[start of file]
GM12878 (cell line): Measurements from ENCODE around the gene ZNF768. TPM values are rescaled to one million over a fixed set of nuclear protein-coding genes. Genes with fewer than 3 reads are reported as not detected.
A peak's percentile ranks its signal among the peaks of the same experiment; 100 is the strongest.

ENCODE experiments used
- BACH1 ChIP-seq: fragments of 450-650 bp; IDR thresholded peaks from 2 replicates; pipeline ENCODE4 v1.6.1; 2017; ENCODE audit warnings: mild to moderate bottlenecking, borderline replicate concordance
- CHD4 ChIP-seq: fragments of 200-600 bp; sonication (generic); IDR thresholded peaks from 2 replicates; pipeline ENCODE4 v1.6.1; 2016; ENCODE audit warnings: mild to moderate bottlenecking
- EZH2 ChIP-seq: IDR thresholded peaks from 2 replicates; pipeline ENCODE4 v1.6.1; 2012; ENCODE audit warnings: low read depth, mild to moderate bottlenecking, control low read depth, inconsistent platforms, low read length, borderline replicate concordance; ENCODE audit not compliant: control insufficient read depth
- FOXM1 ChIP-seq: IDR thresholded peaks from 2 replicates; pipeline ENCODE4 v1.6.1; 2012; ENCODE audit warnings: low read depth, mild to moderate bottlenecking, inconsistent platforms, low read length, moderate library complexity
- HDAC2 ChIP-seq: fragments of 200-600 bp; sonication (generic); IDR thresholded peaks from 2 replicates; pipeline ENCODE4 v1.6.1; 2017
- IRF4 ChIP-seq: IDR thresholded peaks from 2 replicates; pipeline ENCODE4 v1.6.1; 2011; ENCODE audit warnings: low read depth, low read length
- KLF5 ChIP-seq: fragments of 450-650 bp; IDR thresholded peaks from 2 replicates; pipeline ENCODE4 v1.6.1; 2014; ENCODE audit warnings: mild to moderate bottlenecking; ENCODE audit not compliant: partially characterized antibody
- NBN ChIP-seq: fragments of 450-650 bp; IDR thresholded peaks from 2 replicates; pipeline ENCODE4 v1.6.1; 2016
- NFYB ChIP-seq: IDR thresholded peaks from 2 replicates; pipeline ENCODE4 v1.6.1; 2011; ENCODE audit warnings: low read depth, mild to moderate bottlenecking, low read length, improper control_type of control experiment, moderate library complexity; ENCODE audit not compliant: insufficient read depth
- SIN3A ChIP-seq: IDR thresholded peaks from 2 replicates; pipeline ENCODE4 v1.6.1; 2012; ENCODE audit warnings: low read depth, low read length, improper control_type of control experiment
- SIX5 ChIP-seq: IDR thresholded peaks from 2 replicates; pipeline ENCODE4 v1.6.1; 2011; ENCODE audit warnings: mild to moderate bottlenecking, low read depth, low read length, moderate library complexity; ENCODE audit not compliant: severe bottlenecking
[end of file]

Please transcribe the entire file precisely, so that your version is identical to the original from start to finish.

GM12878 (cell line): Measurements from ENCODE around the gene ZNF768. TPM values are rescaled to one million over a fixed set of nuclear protein-coding genes. Genes with fewer than 3 reads are reported as not detected.
A peak's percentile ranks its signal among the peaks of the same experiment; 100 is the strongest.

ENCODE experiments used
- BACH1 ChIP-seq: fragments of 450-650 bp; IDR thresholded peaks from 2 replicates; pipeline ENCODE4 v1.6.1; 2017; ENCODE audit warnings: mild to moderate bottlenecking, borderline replicate concordance
- CHD4 ChIP-seq: fragments of 200-600 bp; sonication (generic); IDR thresholded peaks from 2 replicates; pipeline ENCODE4 v1.6.1; 2016; ENCODE audit warnings: mild to moderate bottlenecking
- EZH2 ChIP-seq: IDR thresholded peaks from 2 replicates; pipeline ENCODE4 v1.6.1; 2012; ENCODE audit warnings: low read depth, mild to moderate bottlenecking, control low read depth, inconsistent platforms, low read length, borderline replicate concordance; ENCODE audit not compliant: control insufficient read depth
- FOXM1 ChIP-seq: IDR thresholded peaks from 2 replicates; pipeline ENCODE4 v1.6.1; 2012; ENCODE audit warnings: low read depth, mild to moderate bottlenecking, inconsistent platforms, low read length, moderate library complexity
- HDAC2 ChIP-seq: fragments of 200-600 bp; sonication (generic); IDR thresholded peaks from 2 replicates; pipeline ENCODE4 v1.6.1; 2017
- IRF4 ChIP-seq: IDR thresholded peaks from 2 replicates; pipeline ENCODE4 v1.6.1; 2011; ENCODE audit warnings: low read depth, low read length
- KLF5 ChIP-seq: fragments of 450-650 bp; IDR thresholded peaks from 2 replicates; pipeline ENCODE4 v1.6.1; 2014; ENCODE audit warnings: mild to moderate bottlenecking; ENCODE audit not compliant: partially characterized antibody
- NBN ChIP-seq: fragments of 450-650 bp; IDR thresholded peaks from 2 replicates; pipeline ENCODE4 v1.6.1; 2016
- NFYB ChIP-seq: IDR thresholded peaks from 2 replicates; pipeline ENCODE4 v1.6.1; 2011; ENCODE audit warnings: low read depth, mild to moderate bottlenecking, low read length, improper control_type of control experiment, moderate library complexity; ENCODE audit not compliant: insufficient read depth
- SIN3A ChIP-seq: IDR thresholded peaks from 2 replicates; pipeline ENCODE4 v1.6.1; 2012; ENCODE audit warnings: low read depth, low read length, improper control_type of control experiment
- SIX5 ChIP-seq: IDR thresholded peaks from 2 replicates; pipeline ENCODE4 v1.6.1; 2011; ENCODE audit warnings: mild to moderate bottlenecking, low read depth, low read length, moderate library complexity; ENCODE audit not compliant: severe bottlenecking